Please, God, give me three more years. I'll be good. Just let me live to see what Shouping Hu can possibly study about the Bright Futures scholarship program that hasn't been studied 10 times over.
In this country, the people own the government. Its ours. Argument over.
Florida Democrats, salivating over the governors sorry 29 percent approval rate, had a high old time in Hollywood during the weekend, dancing like Ya-Yas around Rick Scotts bones.
Win a second term? They dont think Scott has a prayer.
I'm told the Dems Jefferson-Jackson fund-raising dinner was energized. Everybody was talking about candidates who might challenge Scott. The list included the veteran cast you would expect -- Alex Sink, Jeremy Ring, Rod Smith, Dan Gelber -- plus, of course, the notable inside-outsider, the Ghost of Christmas Past, Charlie Crist.
Former Republican Congressman Mark Foley of West Palm Beach had no idea three weeks ago when he agreed to appear on Fox News' "Sean Hannity" show at 9 p.m. Thursday that the interview would plunge him into such painfully familiar territory.
Sometimes a newspaper says something so silly, so blatantly, cockamamily wrong, I need 30 minutes in a rubber room to recover.
Most Floridians are unaware of the drama that plays out daily on their behalf between the press and the governor's office.
I'm talking now about public records. About the simple act of retrieving information the citizens of Florida already paid for -- but can't have in a reasonable time period or at reasonable cost.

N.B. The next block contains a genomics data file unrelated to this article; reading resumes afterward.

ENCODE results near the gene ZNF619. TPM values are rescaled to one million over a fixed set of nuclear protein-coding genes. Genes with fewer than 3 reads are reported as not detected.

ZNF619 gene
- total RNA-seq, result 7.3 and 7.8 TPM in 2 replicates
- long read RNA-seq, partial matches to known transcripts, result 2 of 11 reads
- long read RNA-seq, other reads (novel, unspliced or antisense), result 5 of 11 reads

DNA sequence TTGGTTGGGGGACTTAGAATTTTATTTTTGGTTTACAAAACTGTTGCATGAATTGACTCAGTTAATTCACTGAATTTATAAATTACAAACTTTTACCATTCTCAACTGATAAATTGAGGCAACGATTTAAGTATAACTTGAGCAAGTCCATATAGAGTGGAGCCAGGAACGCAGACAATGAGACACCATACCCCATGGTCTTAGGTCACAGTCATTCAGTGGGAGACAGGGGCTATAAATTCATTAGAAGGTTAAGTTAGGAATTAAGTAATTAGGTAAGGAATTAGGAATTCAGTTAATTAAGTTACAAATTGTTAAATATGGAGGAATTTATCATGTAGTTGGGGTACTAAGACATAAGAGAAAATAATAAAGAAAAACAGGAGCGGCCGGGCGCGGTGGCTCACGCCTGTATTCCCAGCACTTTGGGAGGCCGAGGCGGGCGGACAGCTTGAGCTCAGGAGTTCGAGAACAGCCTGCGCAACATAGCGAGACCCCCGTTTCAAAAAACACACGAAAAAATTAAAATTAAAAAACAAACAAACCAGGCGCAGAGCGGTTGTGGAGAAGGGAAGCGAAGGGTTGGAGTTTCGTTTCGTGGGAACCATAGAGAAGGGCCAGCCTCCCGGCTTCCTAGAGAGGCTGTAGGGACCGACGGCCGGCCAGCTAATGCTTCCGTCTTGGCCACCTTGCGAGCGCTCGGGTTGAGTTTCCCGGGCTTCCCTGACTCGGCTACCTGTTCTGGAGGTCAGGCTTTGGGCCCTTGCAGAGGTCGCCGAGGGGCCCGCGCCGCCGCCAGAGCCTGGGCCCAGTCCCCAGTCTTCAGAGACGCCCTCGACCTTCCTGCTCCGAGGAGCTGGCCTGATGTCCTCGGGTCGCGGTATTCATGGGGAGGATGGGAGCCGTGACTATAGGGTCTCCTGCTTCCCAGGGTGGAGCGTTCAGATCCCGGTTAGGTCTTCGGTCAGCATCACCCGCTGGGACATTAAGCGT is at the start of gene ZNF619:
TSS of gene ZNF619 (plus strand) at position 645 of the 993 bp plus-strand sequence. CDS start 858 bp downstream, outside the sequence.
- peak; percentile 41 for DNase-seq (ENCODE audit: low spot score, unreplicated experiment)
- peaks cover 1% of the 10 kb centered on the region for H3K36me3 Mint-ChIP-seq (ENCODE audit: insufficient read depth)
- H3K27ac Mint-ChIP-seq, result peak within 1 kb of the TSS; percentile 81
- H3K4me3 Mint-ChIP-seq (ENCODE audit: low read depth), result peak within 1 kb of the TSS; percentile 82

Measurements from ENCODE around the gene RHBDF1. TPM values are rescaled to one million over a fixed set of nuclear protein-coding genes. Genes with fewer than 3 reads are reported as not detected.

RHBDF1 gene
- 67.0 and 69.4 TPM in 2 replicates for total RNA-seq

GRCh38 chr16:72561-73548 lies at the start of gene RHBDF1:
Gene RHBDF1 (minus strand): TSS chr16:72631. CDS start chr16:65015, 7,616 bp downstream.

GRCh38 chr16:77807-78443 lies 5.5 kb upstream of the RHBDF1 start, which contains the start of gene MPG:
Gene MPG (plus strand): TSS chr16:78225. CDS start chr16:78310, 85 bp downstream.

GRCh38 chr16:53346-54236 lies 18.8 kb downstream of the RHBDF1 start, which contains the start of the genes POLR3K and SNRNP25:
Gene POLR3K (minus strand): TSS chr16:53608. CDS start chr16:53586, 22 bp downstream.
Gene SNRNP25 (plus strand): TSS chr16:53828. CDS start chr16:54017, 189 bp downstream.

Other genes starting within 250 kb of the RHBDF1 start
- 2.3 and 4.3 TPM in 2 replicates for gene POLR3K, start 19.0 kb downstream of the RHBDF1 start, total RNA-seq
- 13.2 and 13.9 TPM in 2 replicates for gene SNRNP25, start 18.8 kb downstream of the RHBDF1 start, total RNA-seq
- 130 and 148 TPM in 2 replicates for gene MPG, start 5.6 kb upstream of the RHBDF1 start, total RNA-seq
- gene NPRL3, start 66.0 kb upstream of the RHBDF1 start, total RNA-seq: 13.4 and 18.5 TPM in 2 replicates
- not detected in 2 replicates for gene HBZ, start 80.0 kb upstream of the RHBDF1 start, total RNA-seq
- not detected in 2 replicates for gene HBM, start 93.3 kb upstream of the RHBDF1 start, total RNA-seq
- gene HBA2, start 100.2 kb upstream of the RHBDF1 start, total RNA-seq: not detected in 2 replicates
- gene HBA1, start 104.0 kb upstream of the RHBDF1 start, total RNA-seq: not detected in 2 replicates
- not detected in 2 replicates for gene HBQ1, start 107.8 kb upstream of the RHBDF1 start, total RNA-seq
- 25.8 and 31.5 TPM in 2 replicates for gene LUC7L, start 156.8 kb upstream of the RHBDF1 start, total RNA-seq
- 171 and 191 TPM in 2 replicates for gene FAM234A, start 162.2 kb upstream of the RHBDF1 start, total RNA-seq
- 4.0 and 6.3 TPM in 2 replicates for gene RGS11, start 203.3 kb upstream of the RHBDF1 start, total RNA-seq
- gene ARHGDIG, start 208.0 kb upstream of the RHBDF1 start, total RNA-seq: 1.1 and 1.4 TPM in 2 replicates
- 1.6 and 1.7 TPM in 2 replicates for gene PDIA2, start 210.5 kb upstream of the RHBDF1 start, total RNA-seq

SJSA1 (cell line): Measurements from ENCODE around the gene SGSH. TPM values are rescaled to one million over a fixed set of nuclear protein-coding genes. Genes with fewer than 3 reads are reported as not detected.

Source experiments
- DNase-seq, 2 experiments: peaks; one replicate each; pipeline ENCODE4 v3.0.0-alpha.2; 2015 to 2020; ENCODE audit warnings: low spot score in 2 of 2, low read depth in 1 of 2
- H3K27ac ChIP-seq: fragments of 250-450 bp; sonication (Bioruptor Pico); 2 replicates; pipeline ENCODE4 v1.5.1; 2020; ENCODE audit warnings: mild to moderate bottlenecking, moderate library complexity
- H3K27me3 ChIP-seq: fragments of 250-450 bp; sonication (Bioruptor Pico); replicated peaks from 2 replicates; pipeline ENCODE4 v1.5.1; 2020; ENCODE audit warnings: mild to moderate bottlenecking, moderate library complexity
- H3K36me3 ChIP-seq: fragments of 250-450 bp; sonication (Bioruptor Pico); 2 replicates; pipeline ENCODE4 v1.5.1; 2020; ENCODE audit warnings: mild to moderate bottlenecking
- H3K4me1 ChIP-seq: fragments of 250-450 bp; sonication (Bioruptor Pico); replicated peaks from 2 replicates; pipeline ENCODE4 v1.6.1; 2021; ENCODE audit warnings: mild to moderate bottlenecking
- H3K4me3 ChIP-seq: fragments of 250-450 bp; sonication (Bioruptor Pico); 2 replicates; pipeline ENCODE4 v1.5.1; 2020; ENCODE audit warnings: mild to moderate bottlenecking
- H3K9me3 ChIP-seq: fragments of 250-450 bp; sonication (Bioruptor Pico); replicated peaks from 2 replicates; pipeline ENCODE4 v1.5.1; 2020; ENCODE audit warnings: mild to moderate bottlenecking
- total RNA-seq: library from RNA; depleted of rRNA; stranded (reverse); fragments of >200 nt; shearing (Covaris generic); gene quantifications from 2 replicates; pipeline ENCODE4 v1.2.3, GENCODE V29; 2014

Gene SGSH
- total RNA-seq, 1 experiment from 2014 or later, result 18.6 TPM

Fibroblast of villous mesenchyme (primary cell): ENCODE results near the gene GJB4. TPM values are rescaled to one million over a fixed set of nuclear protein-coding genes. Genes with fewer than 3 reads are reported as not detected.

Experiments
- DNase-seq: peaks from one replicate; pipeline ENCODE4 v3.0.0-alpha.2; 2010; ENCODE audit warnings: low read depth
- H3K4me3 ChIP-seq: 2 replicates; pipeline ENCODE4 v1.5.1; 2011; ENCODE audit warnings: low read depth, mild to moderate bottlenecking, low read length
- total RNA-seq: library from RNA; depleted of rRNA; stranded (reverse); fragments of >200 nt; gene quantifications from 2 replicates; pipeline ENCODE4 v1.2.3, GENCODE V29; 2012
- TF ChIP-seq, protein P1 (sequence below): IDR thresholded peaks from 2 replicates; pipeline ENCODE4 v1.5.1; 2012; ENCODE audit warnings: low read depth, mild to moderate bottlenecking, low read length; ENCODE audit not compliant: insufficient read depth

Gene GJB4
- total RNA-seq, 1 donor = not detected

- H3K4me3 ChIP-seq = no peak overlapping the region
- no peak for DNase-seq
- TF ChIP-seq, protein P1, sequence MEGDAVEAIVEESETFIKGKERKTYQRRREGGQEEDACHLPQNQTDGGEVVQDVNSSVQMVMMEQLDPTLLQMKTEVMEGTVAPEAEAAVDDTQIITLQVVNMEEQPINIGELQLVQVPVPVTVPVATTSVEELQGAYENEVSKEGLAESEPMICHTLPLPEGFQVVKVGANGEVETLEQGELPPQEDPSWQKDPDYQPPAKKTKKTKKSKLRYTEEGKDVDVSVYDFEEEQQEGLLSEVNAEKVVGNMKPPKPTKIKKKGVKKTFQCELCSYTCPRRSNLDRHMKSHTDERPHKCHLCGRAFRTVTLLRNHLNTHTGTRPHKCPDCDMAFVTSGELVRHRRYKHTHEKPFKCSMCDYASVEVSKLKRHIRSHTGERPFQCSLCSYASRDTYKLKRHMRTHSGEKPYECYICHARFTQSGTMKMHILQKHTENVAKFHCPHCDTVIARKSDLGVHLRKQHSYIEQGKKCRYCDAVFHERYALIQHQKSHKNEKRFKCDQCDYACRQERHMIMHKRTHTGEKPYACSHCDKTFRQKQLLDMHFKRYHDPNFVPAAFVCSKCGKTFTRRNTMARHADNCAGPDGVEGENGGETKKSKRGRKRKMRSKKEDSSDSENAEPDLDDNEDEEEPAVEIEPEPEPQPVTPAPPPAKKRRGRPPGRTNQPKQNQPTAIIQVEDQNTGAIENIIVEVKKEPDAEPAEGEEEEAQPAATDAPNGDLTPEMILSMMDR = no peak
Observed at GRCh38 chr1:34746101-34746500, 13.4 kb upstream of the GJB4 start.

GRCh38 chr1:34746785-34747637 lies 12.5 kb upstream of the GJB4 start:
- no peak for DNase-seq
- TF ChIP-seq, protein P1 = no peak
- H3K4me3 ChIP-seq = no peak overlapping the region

Citizens in the Sunshine State have come to believe -- and rightly so -- that most things their government does are as much their business as they are any elected official's.
Why are we still hearing about the governor's "extravagant" nameplate on Florida welcome signs? Enough already. As issues go, an $8,800 expense taken from a $69.7 billion budget is about as scandalous as a saucy seaside postcard.
The governor spending tax dollars to spread his name around? It's an easy way to fire up readers. A cheap wind-up toy for a press corps at war with the governor's office.
UPDATED: He's worth that $14.5 million now, Florida. Just look at LeBron James when Miami needs him most. Does anybody think he isn't the star of the hottest rock band on the NBA's 2011 stage?
LeBron, called the Sunshine State's 6-foot-8, 250-pound "best import of 2010," staggered during the regular season, but at just the right time, during three of Miami's last four playoff wins, he's made a dramatic turnaround and taken charge.